In 1850, the first international submarine cable, a copper-based cable, was laid across the channel between the UK and France. This meant the submarine telecommunications industry could connect countries and continents, and has been doing so ever since.
From the first trans-oceanic telegraph cables in the late 1800’s, to the telephony cables of the mid 20th century up to the fibre optic era that began in the late 1980’s, submarine cables have allowed the world to communicate in milliseconds rather than weeks.
From the 1950’s to the 1980’s, the co-axial copper cables that were used didn’t have the capacity to carry anything other than telephony. It was the usual when watching television at the time to see the phrase “live via satellite”, especially during live sporting events.
The phrase has, over the years, solidified itself into the minds of the public. To an extent that now many people believe that global communications are carried through satellite. But only 3% of global communications are carried this way, which means that 97% of the world’s communications are transported worldwide through fibre optic submarine cables. This basically means telephone conversations, the Internet, email and television all rely on cables.
The world we now live in allows everyone to be connected daily to the Internet. The average person may well have two or more devices on them that have access to the web, such as notebooks, tablets and smart phones.
The next time you access Facebook and see a status update from a friendly on Holiday, or read a LinkedIn update from a celebrity you’re following, or watch a film on Netflix or listen to a music track on Spotify, it’s very likely that you have unknowingly used a submarine communications cable.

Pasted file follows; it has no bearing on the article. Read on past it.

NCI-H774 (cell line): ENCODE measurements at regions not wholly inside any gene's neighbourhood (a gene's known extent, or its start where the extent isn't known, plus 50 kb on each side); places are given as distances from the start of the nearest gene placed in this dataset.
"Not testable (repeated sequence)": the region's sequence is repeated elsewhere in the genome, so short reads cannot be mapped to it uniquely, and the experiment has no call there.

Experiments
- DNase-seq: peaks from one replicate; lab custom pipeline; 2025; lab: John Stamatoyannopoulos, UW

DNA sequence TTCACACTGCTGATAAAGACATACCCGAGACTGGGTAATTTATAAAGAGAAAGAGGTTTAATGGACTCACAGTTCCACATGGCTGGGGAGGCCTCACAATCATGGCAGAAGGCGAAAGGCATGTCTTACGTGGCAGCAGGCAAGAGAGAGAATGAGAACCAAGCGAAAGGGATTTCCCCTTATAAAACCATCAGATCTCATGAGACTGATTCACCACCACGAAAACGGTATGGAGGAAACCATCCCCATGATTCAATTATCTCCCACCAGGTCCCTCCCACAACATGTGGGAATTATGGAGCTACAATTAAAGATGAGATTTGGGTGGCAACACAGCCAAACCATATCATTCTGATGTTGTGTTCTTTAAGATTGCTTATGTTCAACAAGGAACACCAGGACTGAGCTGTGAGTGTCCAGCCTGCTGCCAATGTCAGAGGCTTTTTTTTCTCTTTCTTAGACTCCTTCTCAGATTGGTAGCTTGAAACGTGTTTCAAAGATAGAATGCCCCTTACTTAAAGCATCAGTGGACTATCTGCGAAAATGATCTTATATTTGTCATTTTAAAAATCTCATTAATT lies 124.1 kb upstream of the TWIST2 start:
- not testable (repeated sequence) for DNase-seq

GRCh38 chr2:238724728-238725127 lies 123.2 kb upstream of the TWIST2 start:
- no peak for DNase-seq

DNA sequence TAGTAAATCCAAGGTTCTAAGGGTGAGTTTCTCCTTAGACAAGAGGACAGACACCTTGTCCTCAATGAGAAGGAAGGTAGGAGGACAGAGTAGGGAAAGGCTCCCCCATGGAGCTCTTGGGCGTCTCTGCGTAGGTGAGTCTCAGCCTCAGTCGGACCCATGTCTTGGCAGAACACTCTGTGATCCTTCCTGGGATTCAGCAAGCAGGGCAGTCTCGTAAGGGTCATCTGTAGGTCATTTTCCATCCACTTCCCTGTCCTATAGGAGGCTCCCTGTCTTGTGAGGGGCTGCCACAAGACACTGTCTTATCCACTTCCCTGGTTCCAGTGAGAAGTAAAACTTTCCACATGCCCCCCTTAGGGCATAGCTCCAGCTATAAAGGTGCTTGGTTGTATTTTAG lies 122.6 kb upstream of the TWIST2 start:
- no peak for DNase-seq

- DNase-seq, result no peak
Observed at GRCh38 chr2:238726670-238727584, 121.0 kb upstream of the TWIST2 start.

Their Effect on the Economy
As clearly explained, without submarine communications cables the Internet and businesses such as Google and Facebook wouldn’t exist.
The digital economy is wide ranging, growing at a fast rate and is hard to accurately measure. According to Frontier Economics, in 2011 is was reported that the revenues from the UK telecom industry amounted to £39.7 billion. In 2012, Boston Consulting Group said that the Internet contributes to 8.3% of the UK economy. It’s believed that by 2016, 23% of all purchases in the UK will be done via the Internet. As incredible as the figures above are, they do not take into account International banking and stock trading.
A report by Information Week Magazine mentioned that in the world of Algorithmic Stock Trading, a 1 millisecond speed advantage over a submarine cable from New York to London can be woth £100m a year to a large brokerage company. Advantages like this are driving the build of new Trans-Atlantic cables. As you can see, Submarine Telecoms Cables are not just about Facebook and Twitter, but are the foundations that the UK’s future economy will be built upon.
Are you in need of submarine cable installation and maintenance? Global Marine can help. Visit our website to see more information or contact us directly to discuss your needs.